One of the consequences of the raft of new protocols for running a golf course in the COVID-19 era is the requirement that if a golf course is allowing golfers to use carts, they must ride one to a cart (with some exceptions, like if two people are members of the same household).
While it doesn't seem like such a bad thing to have one's own golf cart on the course, two big problems have arisen. The first is that giving every riding golfer his or her own cart cuts a course's fleet's capacity in half, which drives up wear-and-tear on the carts while driving down cart revenue, which for many courses is a vital source of money.
The second problem is the extra stress that as many as 16 golf cart wheels per foursome can put on the golf course, as opposed to the normal maximum of eight (two golf carts). In his article "Double The Carts Is Not Double The Fun," Adam Moeller of the USGA Green Section runs down the potential damage from increased cart traffic. "In some cases, the grass cannot recover from the chronic wear and tear and bare spots will develop and expand," he writes. "Courses with poor drainage or heavy soils – e.g., clay – are particularly susceptible to cart damage and soil compaction that could limit turf performance for years."
One enterprising company has invented a device that is aimed at allowing golf carts to once again accommodate two golfers. Their solution?
One word: plastics.
Primex Plastics Corporation, based in Indiana, has developed a pair of golf cart dividers made of clear vinyl plastic, under the trademark PrimexProtect. The protective shield is mounted from the roof of the cart and hangs down between golfers seated on the driver's and passenger's side. The main barrier is made of clear vinyl plastic and is able to be fastened in the front and back to prevent flapping. A company brief on the product says cleaning is quite simple: mild soap and water or isopropyl alcohol will disinfect the divider between uses.
There are two models of this product, both manufactured in Indiana. The Birdie version extends the length of a normal golf cart seat, while the Eagle barrier extends all the way to the golf cart's dashboard. They are priced for retail at $29.95 and $49.95, respectively, with the patent-pending Eagle version being the prime focus of the manufacturing effort.
After speaking with members of the local golf industry, Primex Design and Fabrication director Doug Borgsdorf saw an opportunity to help out. "We started working around the clock to develop a divider system that was universal for almost all of the golf carts in the nation," he said. "I wanted something that could install quickly, no screws, would last and that didn’t look like it wasn’t meant to be there. Out of this came the Eagle Divider and the Birdie divider."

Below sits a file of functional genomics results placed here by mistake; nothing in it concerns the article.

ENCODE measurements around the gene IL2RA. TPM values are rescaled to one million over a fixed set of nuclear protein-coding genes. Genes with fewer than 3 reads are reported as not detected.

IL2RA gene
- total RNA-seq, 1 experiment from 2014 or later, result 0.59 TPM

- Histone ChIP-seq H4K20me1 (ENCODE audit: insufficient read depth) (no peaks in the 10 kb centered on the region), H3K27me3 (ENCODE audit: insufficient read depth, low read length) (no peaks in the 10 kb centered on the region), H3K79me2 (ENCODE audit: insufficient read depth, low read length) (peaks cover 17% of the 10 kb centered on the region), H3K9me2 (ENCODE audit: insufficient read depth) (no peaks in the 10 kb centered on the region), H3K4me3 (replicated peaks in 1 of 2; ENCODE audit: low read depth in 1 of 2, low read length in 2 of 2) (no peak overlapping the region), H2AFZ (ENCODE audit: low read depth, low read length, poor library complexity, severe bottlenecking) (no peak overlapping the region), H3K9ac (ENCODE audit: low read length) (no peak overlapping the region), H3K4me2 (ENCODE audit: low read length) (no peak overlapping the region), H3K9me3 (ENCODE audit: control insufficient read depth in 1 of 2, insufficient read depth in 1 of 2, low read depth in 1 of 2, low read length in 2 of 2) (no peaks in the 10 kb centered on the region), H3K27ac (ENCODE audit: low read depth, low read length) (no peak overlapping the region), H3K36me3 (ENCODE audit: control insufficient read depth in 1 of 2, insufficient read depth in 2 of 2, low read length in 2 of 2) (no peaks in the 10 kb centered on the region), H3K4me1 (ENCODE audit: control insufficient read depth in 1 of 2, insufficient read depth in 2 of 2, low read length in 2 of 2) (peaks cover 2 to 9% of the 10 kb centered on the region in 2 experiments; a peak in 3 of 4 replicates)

Representatives of the health department in the company's home county of Wayne, Indiana, reviewed the devices and "agreed that this would allow for two riders again," Borgsdorf said, "still with the recommendation that face masks should be worn when anyone is out in public. They were pleased at the level of protection we tried to create for the two riders."
Having ordered Primex's dividers for their fleets, area facilities like Winchester Golf Club (#6 on Golf Advisor's Golfers' Choice list for Indiana) are looking to allow golfers to ride two to a cart if desired in the coming weeks, provided they maintain social distancing and other precautions. Returning to more normal cart use may allow group business to start up sooner than anticipated.
In addition to golf cart dividers, Primex has made thousands of face shields and other PPE devices for general use during the coronavirus pandemic from the same Design and Fabrication facility that is also producing their golf cart dividers.
A silver lining of the COVID-19 pandemic has been that many golfers have embraced the notion of walking during their rounds, both out of necessity and a desire for exercise during a time when everyone is mostly cooped up indoors. But there are several golfers, and courses, that rely on riding, and these plastic golf cart dividers could be an effective solution, at least in the near term.